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The Biggest Revolution In Home Insulation?

structural insulated panels

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What if we had a revolution and nobody came?

This is a question that companies selling structural insulated panels, or SIPs, must be asking themselves every day. Here we have a building product that has in fact radically revolutionized residential construction procedures, and yet hardly anyone knows anything about it. And we are not just talking about people building new homes here, but even most builders have probably never worked with structural insulated panels and know little about their qualities.

Make no mistake: in the world of home construction, SIPs are the rainbow trout in a stream filled with carp, outshining and outperforming the competition in virtually every aspect, most importantly in the area of energy-efficiency. The typical stick framed wood home is like a sieve to the flow of air, and even with layers of insulation added, it is still highly effective at transferring heat in the wrong direction. But a home constructed from structural insulated panels is as airtight as they come, and any person committed to significantly lowering his level of energy consumption couldn’t possibly find a better alternative to SIPs should he decide to build a new home or undertake a comprehensive renovation on an old one.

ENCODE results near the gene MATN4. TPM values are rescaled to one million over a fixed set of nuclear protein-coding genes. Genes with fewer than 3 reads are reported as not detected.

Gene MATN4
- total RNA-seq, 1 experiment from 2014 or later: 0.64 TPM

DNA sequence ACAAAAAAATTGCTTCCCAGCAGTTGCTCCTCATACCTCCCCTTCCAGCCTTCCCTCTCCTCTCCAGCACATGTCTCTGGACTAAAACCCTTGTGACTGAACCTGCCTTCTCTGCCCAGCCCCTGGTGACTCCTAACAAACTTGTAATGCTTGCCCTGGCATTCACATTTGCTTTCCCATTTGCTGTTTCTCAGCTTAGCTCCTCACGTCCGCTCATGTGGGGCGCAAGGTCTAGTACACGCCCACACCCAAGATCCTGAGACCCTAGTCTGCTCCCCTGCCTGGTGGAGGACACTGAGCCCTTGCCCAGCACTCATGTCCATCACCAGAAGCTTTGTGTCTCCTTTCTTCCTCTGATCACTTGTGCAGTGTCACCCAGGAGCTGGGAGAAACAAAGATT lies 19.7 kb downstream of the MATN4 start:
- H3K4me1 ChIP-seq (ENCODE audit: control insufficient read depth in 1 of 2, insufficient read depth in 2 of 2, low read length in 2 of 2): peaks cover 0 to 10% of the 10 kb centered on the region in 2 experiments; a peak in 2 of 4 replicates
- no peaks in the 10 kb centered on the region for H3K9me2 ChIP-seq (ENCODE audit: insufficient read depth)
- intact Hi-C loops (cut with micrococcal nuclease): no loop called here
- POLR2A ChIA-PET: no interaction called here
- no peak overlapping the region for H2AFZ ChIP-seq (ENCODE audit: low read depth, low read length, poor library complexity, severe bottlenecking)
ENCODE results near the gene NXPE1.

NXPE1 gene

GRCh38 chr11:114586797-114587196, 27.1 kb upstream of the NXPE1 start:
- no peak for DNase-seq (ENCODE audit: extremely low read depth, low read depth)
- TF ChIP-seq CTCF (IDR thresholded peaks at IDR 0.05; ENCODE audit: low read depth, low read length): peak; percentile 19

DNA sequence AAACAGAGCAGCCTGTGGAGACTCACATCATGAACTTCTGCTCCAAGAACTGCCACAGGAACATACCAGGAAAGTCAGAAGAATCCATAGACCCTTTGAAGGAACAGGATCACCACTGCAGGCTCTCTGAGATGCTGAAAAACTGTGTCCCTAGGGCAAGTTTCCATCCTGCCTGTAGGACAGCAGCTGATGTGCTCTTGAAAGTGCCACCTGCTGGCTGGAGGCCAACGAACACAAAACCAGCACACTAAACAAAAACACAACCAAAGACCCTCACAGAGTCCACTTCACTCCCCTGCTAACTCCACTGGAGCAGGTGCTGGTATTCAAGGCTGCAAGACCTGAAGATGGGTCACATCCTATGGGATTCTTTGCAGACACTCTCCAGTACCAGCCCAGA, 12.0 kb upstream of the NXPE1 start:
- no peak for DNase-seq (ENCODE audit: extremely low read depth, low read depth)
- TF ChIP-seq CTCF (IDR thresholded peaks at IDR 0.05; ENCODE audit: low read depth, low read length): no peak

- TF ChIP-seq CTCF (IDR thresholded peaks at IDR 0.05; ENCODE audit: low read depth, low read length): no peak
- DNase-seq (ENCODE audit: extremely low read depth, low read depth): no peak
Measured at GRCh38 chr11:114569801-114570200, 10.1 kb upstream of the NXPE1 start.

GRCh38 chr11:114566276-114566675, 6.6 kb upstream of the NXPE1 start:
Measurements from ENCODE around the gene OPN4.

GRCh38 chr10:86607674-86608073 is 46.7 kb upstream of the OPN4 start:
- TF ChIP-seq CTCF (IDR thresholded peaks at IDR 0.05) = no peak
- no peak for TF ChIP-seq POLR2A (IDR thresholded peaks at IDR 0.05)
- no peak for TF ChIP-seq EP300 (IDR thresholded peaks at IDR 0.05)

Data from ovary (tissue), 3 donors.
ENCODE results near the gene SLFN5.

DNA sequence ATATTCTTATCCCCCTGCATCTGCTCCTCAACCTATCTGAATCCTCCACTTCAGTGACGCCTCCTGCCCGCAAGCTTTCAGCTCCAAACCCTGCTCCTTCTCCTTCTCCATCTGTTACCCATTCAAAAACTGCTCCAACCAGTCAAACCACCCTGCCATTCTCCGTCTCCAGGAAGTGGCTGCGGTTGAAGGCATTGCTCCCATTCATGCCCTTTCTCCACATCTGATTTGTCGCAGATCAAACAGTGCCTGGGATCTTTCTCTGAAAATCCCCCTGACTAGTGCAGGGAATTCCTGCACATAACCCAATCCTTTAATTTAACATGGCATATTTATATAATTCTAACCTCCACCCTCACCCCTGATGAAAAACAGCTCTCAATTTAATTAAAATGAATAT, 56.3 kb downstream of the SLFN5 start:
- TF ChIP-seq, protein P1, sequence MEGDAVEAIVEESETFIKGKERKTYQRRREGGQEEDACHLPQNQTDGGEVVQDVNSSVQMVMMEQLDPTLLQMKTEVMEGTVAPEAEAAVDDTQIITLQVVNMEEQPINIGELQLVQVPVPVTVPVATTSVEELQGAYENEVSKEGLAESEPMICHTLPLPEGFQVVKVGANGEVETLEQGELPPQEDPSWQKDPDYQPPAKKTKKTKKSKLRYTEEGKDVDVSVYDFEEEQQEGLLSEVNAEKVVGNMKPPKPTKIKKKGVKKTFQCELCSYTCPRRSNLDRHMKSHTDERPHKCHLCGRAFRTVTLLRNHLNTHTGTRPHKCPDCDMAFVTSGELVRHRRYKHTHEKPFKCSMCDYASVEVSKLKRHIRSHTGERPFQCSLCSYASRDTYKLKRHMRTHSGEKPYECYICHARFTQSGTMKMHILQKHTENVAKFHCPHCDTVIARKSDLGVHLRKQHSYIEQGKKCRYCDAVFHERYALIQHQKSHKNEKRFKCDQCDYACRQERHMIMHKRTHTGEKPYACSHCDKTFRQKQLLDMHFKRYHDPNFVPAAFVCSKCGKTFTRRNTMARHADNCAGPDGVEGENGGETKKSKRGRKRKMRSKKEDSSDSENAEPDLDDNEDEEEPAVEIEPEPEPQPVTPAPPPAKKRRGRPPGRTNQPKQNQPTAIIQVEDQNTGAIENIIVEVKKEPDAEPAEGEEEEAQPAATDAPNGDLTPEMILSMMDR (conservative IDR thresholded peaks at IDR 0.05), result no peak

“Hold on there, pardner,” you’re probably saying. “Structural insulated panels? What the heck are they and what is it that makes them so special?” Or maybe you have heard a little bit about SIPs already, but are only obliquely aware of the qualities they possess and are curious to learn more. Certainly the chances are excellent that you fall into one of these two categories – completely uninformed or only tangentially so – because if the reality were different, SIPs would be locking down a whole lot more than just 1 to 2 percent of the new home construction action.